Willow realizes that as the only person who doesn’t have amnesia, she has to be the one who fixes everything. She takes Buffy and Xander back to Buffy’s house– which Buffy doesn’t recognize– and Cordelia is running from a Big Foot or a pissed-off Ludo or something.  Xander rescues Cordelia and gets her into the Summers residence, where Willow explains:

Willow: “Okay, your name is Cordelia. You’re not a cat. You’re in high school, and we’re your friends… well, sort of.”

Cordelia: “That’s nice, Willow. And you went mental when?”

Bearing in mind, this was 1998, when “mental” wasn’t as wide-spread offensive as it is now. I’m guessing if the show were filmed today, they wouldn’t have used it. But still, #14.

Cordelia name-drops Jo Jo The Dogfaced Boy, and I’m impressed that she’s so up to date on turn-of-the-century sideshow acts. She also worries that Party Town won’t give her deposit back– hey… she hasn’t turned into her costume…

Willow tells everyone to hang tight until she gets help, and she leaves Cordelia with the amnesiac Buffy and Xander. Outside, there is general mayhem in the streets, and Spike is wandering around, soaking it all in and really enjoying himself.

Back at Buffy’s house, Xander is barricading them in with furniture, while Buffy is arguing that they should leave for somewhere safer. Xander isn’t going to go anywhere, because Willow is in charge, and Willow told them to stay:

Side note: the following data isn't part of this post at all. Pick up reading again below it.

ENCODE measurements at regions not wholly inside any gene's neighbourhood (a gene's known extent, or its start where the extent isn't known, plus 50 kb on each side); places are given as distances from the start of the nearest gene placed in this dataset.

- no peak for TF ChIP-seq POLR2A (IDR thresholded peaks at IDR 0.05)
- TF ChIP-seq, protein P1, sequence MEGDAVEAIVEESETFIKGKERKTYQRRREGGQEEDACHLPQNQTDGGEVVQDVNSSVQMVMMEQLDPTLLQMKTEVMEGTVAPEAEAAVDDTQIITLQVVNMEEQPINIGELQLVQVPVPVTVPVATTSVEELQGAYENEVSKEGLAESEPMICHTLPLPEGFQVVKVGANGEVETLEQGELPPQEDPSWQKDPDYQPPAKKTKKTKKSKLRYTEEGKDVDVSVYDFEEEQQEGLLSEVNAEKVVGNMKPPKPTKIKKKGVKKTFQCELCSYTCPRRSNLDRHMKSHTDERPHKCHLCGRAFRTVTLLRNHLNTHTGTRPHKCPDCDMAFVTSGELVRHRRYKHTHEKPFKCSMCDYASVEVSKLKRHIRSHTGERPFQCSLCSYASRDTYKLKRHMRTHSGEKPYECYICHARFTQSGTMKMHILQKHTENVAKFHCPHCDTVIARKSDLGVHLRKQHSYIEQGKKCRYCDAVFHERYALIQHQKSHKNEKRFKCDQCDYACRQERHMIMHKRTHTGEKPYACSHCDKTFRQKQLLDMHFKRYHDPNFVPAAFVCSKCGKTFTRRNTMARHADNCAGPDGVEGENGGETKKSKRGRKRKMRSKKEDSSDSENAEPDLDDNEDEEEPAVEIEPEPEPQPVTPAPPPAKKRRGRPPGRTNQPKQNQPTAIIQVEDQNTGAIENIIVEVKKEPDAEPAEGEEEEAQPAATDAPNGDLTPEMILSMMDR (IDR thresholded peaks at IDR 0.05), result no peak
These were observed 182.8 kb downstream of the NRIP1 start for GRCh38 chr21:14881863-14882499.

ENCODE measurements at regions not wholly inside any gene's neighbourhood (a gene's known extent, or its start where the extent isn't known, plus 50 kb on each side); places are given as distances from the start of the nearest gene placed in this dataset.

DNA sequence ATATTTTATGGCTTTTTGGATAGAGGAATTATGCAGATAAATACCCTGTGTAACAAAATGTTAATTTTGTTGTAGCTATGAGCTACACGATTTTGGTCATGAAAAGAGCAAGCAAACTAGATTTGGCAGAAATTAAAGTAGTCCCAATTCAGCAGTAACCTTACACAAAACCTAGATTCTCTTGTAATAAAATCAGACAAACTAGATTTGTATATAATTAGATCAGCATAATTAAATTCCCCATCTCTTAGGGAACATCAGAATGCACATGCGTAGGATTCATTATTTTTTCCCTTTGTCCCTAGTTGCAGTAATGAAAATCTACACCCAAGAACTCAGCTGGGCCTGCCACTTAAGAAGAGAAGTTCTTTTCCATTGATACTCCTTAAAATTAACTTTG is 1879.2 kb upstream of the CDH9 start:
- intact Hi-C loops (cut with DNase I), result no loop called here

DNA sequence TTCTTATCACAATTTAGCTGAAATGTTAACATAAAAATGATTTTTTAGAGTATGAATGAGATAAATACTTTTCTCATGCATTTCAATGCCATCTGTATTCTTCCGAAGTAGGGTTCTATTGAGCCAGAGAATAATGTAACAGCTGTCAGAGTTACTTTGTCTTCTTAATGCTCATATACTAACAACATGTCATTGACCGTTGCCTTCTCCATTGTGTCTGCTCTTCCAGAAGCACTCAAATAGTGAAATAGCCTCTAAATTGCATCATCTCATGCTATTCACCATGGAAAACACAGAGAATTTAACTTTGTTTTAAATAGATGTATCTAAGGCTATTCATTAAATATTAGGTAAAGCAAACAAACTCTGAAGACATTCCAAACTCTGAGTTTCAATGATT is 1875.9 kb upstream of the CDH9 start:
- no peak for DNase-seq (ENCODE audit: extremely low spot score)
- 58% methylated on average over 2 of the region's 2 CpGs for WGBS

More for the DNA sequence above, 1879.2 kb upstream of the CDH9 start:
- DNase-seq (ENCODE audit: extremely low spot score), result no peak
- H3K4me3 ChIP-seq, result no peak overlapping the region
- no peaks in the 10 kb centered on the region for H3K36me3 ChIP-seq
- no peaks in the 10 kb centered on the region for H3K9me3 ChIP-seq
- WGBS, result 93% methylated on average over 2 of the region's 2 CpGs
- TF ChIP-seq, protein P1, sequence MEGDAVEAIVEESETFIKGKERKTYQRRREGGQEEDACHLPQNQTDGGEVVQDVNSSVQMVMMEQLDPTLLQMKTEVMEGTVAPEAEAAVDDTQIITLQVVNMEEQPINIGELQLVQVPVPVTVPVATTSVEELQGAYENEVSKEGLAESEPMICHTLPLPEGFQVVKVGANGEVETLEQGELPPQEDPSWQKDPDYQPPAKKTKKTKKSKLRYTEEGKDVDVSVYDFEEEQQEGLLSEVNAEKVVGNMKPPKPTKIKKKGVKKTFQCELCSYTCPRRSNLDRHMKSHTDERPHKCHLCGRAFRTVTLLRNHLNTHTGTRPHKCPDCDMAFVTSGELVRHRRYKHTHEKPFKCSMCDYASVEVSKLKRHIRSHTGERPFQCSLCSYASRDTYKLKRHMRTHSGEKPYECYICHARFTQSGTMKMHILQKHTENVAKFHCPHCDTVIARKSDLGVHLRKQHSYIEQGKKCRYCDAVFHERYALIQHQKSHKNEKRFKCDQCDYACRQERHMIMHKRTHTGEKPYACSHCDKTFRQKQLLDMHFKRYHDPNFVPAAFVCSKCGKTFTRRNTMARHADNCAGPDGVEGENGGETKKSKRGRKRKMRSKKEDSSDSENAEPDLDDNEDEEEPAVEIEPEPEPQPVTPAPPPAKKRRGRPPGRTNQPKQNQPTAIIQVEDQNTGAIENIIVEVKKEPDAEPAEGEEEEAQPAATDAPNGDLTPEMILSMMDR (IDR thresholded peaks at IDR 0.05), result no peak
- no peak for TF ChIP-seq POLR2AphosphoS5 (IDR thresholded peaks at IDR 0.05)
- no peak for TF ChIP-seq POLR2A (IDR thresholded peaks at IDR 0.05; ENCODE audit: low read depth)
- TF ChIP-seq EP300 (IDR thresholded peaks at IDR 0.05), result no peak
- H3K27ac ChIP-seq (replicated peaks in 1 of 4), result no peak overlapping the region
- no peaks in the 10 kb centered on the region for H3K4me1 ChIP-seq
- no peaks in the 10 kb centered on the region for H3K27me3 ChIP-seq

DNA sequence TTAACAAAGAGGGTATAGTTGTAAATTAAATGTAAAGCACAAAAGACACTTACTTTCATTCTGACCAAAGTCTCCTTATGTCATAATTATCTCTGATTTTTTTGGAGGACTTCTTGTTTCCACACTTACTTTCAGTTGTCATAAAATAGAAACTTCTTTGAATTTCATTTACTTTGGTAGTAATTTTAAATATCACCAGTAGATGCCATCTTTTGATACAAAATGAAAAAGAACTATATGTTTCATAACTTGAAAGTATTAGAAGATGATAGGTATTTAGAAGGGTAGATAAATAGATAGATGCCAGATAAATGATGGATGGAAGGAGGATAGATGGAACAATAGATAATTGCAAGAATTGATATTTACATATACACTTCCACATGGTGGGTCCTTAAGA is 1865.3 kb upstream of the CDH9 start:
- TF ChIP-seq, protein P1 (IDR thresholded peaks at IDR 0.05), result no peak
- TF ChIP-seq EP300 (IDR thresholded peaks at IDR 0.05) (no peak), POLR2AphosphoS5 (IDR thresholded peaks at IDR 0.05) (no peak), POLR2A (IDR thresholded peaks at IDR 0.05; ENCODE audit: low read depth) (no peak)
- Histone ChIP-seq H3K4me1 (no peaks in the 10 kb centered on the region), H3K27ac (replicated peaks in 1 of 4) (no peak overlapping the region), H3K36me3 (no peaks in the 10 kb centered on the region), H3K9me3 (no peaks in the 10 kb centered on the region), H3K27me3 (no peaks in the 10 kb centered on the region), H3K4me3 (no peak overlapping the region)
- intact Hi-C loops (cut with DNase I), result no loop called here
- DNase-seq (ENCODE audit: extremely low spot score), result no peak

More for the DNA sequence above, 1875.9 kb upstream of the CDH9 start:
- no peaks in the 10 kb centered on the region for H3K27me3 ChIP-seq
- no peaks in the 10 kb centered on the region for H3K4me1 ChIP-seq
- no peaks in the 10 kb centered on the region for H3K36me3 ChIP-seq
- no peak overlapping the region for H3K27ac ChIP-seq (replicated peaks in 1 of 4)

Buffy: “You would take orders from a woman? Are you feeble in some way?”

Xander: “Ma’am, in the Army we have a saying. Sit down and shut the–“

Xander is distracted by a photo of the three of them hanging out together, and realizes that Willow is right, they do have amnesia. But let’s just take a second here to point out the fact that Xander after having been turned into a hyper-masculine, stereotypical tough-ass action hero soldier, is still way, way more feminist than regular old Xander who hangs out with his two girl best friends. Really let that sink in a second.

Xander is arguing with Buffy, telling her she’s going to have to help fight, when Angel arrives, and finds that neither Buffy nor Xander know who he is.

At the library, Giles is getting a spooky feeling…


and then Willow comes through the wall…


and Giles is so startled he loses his index cards.


I love this episode so much.

Hey, I just need to point out for a second that Giles is wearing a dark colored suit instead of tweed, and it’s fairly modern in comparison to the cut/colors he usually wears. This is for a characterization reason (I assume it wasn’t accidental), which I will get into later.

Just as Cordelia fills Angel in on what’s happening in town, casa de Summers is attacked by demons. In the fight that ensues, Angel vamps out, and his face– and presumably his enormous fivehead– scare Buffy. She runs from the house and into the dangerous outside.

In the library, Willow is trying to help Giles do research, but since she’s a ghost she can’t turn pages:

Giles: “Let’s review. Um, so everybody became whatever they were masquerading as?”

Willow: “Right. Xander was a soldier, and Buffy was an eighteenth century girl.”

Giles: “And, uh, your, your costume?”

Willow: “I’m a ghost.”

Giles: “Yes, but, um… well, the ghost of what, exactly?”

Willow: “Well, this is nothing! You should see what Cordelia was wearing! A-a unitard with… cat things, like ears and stuff.”

Giles: “Good heavens, she became an actual feline?”